We control your blood pressure, we address all of the risk factors, and we progress you through those therapies. Because after you have a stroke, we try to mitigate the risk for the next stroke. If you are not a candidate for tPA, we send you to a different floor where we initiate the physical therapy, occupational therapy, and speech therapies immediately. We interact with you and use those therapies on a daily basis.
When patients are well enough to go home, they will continue these regimens as a part of an outpatient therapy program—if they are consistently testing negative for the COVID-19 virus.
Again, we’re continuously learning more about this infection. Understandably, acute rehabs are being extremely cautious. Some rehabs are requiring two negative COVID PCR tests. What that means is we’re checking your respiratory airways to try to detect the virus. It is not a blood test and we do not know if you’re contagious at that point. But, I think we all understand in the medical community why acute rehabs want to be very cautious with patients until we know more about how the contagion acts after recovering from the respiratory illness.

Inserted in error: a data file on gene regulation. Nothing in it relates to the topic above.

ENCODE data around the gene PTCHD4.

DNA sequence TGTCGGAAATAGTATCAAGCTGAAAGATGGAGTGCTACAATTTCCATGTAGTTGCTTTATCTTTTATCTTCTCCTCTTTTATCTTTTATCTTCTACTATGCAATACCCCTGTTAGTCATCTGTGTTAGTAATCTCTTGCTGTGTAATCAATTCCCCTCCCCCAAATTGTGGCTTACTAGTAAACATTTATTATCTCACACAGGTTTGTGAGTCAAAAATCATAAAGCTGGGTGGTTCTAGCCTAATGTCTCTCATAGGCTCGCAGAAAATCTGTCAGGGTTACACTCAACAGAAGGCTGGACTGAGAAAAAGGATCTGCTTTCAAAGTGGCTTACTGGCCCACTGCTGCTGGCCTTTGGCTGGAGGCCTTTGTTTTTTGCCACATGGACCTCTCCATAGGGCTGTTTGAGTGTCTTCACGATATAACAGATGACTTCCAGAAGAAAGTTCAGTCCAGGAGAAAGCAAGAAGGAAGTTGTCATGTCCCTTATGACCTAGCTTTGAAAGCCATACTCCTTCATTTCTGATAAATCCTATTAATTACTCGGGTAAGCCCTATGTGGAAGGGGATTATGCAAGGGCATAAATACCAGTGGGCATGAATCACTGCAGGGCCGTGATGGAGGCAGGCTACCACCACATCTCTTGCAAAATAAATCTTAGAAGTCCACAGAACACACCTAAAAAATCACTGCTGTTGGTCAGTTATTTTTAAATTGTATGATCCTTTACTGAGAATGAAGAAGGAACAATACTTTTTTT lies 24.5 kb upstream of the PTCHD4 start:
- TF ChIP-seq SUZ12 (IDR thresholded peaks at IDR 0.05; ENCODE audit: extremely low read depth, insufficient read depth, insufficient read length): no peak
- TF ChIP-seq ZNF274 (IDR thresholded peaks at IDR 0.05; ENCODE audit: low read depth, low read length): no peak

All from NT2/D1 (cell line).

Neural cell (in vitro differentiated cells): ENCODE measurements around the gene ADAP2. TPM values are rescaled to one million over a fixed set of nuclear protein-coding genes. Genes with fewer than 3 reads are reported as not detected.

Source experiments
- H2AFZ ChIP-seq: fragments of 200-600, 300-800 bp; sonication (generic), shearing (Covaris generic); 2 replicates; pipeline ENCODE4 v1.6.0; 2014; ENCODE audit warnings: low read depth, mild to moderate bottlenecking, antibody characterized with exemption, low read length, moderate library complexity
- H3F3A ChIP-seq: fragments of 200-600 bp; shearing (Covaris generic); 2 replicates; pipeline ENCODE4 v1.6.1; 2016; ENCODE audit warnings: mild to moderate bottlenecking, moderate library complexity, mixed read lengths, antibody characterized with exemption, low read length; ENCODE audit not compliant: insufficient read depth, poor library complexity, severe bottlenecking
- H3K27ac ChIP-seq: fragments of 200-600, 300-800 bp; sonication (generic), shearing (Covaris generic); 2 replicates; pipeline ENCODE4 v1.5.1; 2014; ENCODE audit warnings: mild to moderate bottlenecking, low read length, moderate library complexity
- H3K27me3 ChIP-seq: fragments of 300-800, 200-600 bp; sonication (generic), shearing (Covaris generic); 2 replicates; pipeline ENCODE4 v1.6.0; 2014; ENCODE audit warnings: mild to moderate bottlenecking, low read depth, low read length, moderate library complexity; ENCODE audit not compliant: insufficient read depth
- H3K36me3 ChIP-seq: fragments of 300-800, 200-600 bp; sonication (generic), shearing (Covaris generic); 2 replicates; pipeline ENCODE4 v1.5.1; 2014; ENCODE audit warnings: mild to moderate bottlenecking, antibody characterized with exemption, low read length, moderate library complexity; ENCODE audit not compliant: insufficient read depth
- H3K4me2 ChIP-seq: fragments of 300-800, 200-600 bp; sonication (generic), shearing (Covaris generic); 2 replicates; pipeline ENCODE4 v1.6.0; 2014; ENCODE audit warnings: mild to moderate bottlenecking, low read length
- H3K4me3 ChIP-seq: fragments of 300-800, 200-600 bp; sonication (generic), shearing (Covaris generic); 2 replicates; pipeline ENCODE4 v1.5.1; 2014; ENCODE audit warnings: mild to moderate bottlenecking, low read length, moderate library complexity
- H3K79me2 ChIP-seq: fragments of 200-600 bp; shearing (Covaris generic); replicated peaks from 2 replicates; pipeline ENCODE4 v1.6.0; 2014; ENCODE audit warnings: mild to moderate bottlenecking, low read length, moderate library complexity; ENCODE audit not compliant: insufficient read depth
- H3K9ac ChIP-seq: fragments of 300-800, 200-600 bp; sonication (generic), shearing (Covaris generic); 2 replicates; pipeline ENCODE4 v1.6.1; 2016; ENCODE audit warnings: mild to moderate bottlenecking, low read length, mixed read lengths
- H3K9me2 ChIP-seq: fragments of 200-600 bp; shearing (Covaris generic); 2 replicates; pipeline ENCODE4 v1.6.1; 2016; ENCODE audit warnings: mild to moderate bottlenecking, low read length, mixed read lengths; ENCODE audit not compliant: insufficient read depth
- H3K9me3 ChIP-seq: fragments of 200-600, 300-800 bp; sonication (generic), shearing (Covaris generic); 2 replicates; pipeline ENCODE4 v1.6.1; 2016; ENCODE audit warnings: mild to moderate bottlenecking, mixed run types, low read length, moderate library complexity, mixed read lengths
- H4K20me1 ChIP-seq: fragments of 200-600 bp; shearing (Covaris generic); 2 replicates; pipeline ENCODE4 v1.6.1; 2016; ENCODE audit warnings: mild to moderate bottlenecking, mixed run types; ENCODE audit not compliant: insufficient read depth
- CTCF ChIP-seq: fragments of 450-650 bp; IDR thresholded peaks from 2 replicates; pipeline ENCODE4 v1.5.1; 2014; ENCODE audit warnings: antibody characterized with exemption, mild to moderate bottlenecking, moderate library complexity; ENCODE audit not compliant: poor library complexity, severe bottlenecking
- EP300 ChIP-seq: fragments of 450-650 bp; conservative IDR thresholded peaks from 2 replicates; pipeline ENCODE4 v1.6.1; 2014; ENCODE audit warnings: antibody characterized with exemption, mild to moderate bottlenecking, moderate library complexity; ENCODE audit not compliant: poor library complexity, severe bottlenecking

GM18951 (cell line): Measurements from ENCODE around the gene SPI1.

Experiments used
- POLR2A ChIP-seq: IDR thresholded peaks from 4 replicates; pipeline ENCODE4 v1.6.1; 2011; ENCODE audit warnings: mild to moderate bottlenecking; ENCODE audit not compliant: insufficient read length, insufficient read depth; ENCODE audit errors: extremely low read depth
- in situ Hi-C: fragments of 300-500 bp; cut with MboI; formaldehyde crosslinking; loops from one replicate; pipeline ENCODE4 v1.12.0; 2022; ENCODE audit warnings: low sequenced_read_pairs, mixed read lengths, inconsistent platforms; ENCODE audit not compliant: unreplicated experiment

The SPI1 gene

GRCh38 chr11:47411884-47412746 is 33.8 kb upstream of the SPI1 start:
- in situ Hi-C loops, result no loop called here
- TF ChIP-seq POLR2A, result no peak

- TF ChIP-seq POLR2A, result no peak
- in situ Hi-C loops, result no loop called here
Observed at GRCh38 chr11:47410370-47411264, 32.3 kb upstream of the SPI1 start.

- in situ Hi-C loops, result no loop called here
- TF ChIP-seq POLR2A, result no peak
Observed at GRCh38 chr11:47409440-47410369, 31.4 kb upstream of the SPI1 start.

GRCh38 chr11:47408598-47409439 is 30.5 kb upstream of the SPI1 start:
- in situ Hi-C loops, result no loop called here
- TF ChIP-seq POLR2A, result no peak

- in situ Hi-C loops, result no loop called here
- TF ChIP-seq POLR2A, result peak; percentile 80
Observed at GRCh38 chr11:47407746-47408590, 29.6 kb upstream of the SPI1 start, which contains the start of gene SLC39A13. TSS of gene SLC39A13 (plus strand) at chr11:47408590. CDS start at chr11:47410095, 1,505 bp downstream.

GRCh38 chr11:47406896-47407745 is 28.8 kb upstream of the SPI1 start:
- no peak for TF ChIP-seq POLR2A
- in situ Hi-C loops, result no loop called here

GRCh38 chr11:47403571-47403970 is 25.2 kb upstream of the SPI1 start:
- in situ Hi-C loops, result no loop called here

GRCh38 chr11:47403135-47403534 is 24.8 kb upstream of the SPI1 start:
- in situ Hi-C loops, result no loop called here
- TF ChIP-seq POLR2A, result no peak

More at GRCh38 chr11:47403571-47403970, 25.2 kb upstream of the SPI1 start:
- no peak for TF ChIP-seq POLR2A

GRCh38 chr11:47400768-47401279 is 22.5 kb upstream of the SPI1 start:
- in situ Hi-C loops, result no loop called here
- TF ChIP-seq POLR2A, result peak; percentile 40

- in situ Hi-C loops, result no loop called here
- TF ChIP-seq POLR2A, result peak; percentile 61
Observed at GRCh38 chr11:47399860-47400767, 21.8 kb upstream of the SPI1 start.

Why It Is So Important to Act FAST
Despite the perceived uncertainty of heading to the emergency room during the COVID-19 pandemic, Dr. Dailey cautions people not to wait if they suspect they are having a stroke or even a more “mild” TIA (transient ischemic attack)—which often leads to a full-blown stroke.